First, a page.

Archive for Chetniks

Alipasin Most WW2 Refugee camp

Posted in Uncategorized with tags , , , , , , , , , , , , , , , , , , on September 14, 2009 by visegrad92

During the Second World War,  Bosniaks from Eastern Bosnia fled towards Sarajevo  due to the genocide committed there by the Yugoslav Royalist Nazi- collaborationist army known popularly as the “Chetniks“(led by Draza Mihajlovic). Most of these Bosniak refugees or muhadziri as they were called in Bosnian, were located in Alipasin Most in Sarajevo. Some later moved to other towns such as Visoko, some as far as Bosanski Brod.  Those who choose to stay suffered  due to hunger,diseases,  lack of medicine and finally Allied bombardment in 1944. Among these refugees were many from Visegrad, who later moved to Visoko. Many stayed to live in Visoko.

Alipasin Most was bombed during Operation Ratweek (Nedjelja Pacova) in September 1944 in which major cities in the Balkans were bombarded including Split and Belgrade. It was a joint Allied – Partizan operation aimed at paralyzing the communication system in the Balkans so as to stop the retreating Nazi army from Greece. The Allies were aiming to bomb the railway station which is right next to the Alipasin Most refugee camp. Unfortunately, they bombarded the camp too. Ustasa propaganda jumped in and used this fact against the Allied forces and Partizans.

Two years ago, while preparing ground for a new building in Otoka, Sarajevo, workers came across human bones. It was later established that these were the remains of refugees who were killed in the Allied bombardment of Alipasin Most.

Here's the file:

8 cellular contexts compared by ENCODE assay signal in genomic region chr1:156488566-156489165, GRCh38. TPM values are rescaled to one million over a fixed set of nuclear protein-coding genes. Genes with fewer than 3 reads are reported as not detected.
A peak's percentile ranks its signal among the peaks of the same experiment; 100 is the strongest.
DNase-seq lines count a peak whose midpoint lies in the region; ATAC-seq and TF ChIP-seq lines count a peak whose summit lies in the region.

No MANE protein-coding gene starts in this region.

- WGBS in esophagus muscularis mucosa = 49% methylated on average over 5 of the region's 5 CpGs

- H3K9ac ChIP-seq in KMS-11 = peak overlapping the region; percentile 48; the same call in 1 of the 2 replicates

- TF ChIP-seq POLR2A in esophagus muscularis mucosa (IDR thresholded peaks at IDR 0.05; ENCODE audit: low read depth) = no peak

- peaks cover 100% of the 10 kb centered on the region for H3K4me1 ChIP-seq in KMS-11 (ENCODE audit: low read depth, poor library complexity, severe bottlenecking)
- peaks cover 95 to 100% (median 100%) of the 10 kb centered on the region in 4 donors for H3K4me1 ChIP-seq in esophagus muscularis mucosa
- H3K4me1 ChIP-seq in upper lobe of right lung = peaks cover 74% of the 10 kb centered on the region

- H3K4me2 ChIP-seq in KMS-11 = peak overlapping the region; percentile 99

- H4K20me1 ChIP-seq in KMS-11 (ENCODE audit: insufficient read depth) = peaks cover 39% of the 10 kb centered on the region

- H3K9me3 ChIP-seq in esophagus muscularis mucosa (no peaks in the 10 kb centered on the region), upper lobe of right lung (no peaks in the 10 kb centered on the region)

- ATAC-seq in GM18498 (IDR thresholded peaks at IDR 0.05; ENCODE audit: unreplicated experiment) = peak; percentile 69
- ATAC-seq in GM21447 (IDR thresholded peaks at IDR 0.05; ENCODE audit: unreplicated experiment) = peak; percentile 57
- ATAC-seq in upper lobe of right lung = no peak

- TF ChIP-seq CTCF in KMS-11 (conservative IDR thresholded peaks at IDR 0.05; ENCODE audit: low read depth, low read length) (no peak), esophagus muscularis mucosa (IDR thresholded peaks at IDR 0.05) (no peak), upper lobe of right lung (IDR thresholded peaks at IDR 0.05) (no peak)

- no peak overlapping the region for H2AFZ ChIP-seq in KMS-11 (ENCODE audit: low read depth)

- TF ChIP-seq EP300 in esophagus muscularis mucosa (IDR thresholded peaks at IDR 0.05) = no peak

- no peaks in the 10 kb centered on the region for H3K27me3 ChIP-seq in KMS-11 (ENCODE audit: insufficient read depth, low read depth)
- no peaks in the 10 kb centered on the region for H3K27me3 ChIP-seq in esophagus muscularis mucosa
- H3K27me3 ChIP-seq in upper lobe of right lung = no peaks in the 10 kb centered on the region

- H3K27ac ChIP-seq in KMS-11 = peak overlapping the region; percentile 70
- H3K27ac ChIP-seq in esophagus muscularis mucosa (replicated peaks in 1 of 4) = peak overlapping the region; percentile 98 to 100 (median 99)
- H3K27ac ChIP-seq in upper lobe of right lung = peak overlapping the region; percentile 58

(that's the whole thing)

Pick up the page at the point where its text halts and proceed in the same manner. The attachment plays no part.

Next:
Image: Aerial  picture of Alipasin Most bombardment 1944. Source unknown.

Video: Ustasa propaganda video, images of Alipasin Most can be seen after 1.35 min.


Image: Isak Samokovlija, Bosnian Jewish doctor who helped and treated Bosniak refugees from Eastern Bosnia.

Popular Bosnian Jewish writer/doctor Isak Samokovlija, was transferred by the Ustasa (the Croat fascists) to Alipasin Most. Isak was born in Gorazde. He, like others, loved the Drina river. He shared the fate of the Bosniak refugees whom he treated in the camp as a doctor. Fortunately he survived the war and Holocaust.

I was born in Goražde (he writes in the autobiographical piece ‘Sun over the Drina,’ dating from 1947), in that small town in eastern Bosnia through which the magnificent and hot-tempered Drina flows. I spent almost my entire childhood on that river. The Drina is one of my most profound experiences. It enthralled me like some god-like, living creature. Its clear, magical, green coloration, full of sunshine, which poured into my soul every summer without fail in those years, filled me with a lifetime of serenity, purity, and wondrous power…I fell in love with the Drina. It was that same well-nigh incomprehensible love with which Klindžo, the hero of my story ‘Drina,’ loved it.

His Drina “fell sick” because of crimes on the river, spoiling all of his childhood memories and poisoning his life. As soon as the Ustaše came, they put Samokovlija in prison and then transferred him to a refugee camp that was located in Alipašin Most, near Sarajevo. He worked there as a doctor, torn away from his children. And, as a Jew, he lived in constant fear of the Ustaše.

Meša Selimović, Sjećanja: Memoarska proza. Beograd: Book-Marso, 2002, pp. 201-4., Duh Bosne, issue: Vol.2,No 4 / 2007 — ISAK SAMOKOVLIJA, Translated by John K. Cox © 2007 John K. Cox,

BH Government Report on crimes committed in Visegrad

Posted in Uncategorized with tags , , , , , , , , , , , , , , , , , , , , , , , , , , , , , , , , , , , , , , on August 21, 2009 by visegrad92
Image: Members of the Bosnian Serb Army, Special Unit “Avengers” in Visegrad 1992.

Report submitted by the BiH government to the Human Rights Committee of the International Covenant on Civil and Political Rights.